Defining Amnesty. Amnesty is an act by which past acts are forgotten and expunged from the record for future purposes. In the context of immigration, amnesty is most commonly defined as granting legal status to a defined group of individuals who are unlawfully present in the United States; that is, overlooking or forgetting the ongoing illegal presence in the United States in favor of adjusting that presence to a legal status. The granting of legal status is still an amnesty even if it is conditional and not automatic or does not lead to citizenship.
The 1986 Amnesty. The Immigration Reform and Control Act of 1986-which legalized individuals who had resided illegally in the United States continuously for five years by granting temporary resident status adjustable to permanent residency-is the most prominent example of an immigration amnesty policy. Additional conditions included a criminal background check, payment of application fees, acquisition of English-language skills, a civics requirement, and signing up for military service. Although passed in good faith, that law failed to curb the influx of illegal immigration.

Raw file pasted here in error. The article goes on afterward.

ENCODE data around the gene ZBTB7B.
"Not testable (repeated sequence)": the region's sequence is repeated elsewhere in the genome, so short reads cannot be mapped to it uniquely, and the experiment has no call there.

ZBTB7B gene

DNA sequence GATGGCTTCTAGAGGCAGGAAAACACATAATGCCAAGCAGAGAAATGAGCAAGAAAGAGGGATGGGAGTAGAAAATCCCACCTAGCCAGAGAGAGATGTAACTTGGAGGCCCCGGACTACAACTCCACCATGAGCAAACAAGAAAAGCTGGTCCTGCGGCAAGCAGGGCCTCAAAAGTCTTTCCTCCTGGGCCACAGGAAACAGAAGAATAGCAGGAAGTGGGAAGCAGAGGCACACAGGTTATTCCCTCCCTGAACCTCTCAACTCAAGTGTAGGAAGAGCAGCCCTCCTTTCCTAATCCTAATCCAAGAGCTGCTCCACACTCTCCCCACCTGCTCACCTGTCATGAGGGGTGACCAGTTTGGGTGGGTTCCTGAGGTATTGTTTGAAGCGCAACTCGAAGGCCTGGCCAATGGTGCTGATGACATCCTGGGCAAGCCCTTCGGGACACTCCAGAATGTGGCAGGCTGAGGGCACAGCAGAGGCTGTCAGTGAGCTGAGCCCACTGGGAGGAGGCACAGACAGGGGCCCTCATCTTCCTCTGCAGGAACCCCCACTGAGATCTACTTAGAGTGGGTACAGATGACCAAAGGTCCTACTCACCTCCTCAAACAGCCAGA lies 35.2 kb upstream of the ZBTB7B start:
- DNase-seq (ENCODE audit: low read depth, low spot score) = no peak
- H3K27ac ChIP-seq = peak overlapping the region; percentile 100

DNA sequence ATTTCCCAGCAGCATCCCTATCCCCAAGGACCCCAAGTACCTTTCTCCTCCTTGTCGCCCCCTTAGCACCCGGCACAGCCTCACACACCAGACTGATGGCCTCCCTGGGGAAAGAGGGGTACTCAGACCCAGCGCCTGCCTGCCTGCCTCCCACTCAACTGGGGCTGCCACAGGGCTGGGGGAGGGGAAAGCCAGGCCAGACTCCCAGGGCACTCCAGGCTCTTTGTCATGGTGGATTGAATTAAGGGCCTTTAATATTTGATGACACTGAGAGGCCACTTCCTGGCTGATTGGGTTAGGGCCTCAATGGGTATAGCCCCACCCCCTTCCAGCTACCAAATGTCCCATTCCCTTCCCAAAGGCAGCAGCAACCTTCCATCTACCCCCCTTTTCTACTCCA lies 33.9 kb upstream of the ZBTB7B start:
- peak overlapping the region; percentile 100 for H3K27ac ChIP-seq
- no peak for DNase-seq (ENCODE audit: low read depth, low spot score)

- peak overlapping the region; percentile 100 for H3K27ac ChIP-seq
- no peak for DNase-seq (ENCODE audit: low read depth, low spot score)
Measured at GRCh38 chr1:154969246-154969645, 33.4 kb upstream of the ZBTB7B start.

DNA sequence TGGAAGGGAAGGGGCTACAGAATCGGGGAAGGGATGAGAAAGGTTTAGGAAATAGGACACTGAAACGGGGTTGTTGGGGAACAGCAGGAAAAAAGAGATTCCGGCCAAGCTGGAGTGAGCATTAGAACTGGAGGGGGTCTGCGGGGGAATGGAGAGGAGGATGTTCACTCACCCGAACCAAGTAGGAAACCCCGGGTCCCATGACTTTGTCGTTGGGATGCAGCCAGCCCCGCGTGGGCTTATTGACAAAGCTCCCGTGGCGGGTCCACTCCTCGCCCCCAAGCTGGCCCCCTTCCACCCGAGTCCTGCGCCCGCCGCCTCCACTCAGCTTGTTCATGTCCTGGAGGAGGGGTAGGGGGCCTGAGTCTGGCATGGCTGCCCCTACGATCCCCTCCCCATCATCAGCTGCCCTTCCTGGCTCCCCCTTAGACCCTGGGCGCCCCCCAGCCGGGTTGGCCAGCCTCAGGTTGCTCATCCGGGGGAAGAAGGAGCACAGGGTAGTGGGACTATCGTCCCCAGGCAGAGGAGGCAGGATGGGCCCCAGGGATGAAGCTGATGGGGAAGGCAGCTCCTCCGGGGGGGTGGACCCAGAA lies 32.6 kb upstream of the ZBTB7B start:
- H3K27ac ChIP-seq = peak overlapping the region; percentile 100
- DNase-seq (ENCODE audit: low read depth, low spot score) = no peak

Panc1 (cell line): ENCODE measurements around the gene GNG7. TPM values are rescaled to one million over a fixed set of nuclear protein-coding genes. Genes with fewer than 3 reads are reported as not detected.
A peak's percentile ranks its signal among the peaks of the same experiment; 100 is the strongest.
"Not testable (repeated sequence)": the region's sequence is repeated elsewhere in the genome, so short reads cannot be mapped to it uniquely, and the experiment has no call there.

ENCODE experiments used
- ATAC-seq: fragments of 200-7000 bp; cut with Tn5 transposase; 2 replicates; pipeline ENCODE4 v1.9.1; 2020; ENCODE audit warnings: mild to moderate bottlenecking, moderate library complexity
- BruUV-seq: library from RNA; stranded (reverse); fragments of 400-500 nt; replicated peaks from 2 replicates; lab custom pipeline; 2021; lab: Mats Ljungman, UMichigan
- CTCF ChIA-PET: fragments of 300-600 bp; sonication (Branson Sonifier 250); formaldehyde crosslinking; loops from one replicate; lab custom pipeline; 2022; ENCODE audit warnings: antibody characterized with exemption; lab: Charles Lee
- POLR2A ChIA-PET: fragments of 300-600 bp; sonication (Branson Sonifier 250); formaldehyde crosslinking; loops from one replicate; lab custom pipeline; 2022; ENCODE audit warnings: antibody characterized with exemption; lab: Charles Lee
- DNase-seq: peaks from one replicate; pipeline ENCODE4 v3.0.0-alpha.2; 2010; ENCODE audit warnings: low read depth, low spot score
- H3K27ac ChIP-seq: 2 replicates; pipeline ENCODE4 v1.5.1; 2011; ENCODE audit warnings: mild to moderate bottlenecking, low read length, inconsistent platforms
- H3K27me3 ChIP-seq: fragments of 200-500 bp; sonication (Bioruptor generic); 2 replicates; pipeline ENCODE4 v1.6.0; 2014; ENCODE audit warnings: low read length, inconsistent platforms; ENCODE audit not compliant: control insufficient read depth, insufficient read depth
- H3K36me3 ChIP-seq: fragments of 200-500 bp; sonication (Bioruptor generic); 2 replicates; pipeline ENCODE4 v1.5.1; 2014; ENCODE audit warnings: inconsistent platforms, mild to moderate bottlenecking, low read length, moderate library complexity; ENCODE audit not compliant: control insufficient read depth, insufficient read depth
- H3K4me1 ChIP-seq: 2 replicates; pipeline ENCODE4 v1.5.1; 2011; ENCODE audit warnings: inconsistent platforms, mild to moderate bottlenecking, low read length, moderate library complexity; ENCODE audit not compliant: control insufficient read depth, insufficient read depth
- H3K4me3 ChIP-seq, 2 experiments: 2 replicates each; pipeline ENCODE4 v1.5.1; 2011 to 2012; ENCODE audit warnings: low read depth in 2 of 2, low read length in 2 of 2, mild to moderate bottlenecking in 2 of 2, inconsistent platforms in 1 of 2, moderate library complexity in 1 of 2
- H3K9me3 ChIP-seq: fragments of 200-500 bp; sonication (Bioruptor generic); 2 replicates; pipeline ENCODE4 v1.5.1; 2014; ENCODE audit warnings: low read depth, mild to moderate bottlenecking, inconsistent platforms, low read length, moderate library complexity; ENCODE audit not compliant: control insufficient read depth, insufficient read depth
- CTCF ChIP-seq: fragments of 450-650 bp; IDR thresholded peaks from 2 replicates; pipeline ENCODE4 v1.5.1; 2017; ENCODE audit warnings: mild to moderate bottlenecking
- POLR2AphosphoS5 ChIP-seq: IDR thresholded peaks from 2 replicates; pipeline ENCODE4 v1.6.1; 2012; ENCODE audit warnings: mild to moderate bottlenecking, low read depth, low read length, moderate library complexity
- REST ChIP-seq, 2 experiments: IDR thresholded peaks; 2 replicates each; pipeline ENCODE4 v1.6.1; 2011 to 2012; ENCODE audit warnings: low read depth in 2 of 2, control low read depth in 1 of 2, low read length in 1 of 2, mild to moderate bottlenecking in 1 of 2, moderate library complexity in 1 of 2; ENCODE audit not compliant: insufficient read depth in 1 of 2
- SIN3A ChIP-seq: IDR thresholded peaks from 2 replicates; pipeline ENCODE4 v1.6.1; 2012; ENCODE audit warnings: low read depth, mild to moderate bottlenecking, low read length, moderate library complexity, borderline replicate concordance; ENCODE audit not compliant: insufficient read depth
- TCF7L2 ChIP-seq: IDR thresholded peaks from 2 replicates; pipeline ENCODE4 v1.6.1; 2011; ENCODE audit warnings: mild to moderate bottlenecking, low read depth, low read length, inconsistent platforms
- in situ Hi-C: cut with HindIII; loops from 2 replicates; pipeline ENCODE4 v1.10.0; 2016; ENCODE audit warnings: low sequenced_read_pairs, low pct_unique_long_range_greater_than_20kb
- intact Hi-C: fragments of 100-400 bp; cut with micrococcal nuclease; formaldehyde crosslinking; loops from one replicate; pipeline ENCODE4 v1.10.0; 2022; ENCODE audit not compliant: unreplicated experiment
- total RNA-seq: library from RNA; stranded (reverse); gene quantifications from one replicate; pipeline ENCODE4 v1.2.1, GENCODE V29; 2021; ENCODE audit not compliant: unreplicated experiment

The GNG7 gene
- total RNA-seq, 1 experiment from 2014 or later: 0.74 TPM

The CIRA Amnesty. Likewise, the Comprehensive Immigration and Reform Act of 2006 (CIRA) proposed an amnesty for almost all illegal immigrants. This is underscored by that legislation's fundamental similarity to the Immigration Reform and Control Act of 1986. CIRA would have placed those who have resided illegally in the United States for five years on a similar path to citizenship. As before, amnestied individuals would have to pay a fine, pass a background check, and meet admissibility criteria.
Repatriation. The only fair and reasonable way to resolve this dilemma without granting amnesty is to insist that individuals who are unlawfully present in the country return to their countries of origin and then apply, in line and on par with other applicants, for legal entry to the United States. Any program that does not require unlawfully present individuals to leave the United States and reenter through legal means if they wish to work or reside here will never satisfy the tenets of good immigration law and would provide an incentive for future violation of the law.